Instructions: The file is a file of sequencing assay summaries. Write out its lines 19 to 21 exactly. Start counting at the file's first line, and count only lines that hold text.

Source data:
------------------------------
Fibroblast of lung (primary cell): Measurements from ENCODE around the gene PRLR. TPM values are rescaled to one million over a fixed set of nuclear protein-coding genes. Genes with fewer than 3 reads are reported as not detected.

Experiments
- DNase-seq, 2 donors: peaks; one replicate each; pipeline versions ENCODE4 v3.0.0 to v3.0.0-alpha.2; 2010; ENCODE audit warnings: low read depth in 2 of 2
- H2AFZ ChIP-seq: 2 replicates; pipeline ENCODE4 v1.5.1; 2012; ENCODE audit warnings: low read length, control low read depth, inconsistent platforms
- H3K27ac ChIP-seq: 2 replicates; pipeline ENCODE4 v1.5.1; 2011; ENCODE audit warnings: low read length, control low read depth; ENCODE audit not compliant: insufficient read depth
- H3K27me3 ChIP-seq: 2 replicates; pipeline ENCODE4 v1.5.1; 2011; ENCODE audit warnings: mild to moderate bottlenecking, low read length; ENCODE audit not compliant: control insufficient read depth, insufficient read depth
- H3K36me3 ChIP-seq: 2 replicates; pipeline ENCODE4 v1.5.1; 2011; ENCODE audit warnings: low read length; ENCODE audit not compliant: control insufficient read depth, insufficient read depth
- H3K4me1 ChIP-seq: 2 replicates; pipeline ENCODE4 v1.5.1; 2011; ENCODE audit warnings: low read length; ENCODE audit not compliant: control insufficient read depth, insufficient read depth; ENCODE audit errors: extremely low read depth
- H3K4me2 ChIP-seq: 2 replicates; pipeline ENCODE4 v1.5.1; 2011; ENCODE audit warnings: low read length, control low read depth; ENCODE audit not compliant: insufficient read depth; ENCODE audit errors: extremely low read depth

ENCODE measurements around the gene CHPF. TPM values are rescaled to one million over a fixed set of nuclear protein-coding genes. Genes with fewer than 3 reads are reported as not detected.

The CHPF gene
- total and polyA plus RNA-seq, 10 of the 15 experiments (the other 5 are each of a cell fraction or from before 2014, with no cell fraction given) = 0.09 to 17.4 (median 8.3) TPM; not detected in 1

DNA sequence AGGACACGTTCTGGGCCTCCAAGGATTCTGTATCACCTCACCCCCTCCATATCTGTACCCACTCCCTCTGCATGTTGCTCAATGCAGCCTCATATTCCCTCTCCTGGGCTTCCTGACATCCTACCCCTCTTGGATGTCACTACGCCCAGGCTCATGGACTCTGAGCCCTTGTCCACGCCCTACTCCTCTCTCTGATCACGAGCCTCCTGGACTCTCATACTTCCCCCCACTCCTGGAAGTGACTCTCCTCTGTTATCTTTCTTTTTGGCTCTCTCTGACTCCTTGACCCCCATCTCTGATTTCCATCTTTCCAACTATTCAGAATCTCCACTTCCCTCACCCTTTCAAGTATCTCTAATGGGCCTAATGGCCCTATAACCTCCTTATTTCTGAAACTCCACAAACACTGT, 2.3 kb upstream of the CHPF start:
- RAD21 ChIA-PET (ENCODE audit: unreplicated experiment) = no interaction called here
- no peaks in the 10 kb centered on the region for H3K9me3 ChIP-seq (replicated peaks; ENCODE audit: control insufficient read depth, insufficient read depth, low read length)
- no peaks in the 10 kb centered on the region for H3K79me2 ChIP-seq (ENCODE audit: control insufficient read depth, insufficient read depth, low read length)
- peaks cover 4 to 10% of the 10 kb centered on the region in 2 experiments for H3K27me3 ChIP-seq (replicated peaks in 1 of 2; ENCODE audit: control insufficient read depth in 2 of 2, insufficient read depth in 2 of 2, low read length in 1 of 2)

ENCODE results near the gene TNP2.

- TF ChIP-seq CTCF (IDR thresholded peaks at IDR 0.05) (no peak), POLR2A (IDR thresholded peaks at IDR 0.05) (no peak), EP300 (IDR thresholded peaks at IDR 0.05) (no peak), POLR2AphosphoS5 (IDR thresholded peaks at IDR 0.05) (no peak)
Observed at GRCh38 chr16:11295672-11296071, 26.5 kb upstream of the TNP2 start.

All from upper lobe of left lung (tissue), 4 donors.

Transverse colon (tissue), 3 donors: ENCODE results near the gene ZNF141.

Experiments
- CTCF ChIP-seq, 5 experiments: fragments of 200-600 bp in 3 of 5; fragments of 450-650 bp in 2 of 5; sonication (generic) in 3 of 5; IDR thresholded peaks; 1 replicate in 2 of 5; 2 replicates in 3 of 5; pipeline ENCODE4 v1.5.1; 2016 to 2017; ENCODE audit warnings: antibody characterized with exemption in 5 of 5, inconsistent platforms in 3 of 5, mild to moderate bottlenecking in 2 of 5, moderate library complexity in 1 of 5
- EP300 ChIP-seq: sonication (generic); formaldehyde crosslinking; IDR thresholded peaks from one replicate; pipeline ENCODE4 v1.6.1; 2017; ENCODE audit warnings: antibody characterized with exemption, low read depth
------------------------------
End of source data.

- TF ChIP-seq CTCF (IDR thresholded peaks at IDR 0.05) (no peak), POLR2A (IDR thresholded peaks at IDR 0.05) (no peak), EP300 (IDR thresholded peaks at IDR 0.05) (no peak), POLR2AphosphoS5 (IDR thresholded peaks at IDR 0.05) (no peak)
Observed at GRCh38 chr16:11295672-11296071, 26.5 kb upstream of the TNP2 start.

All from upper lobe of left lung (tissue), 4 donors.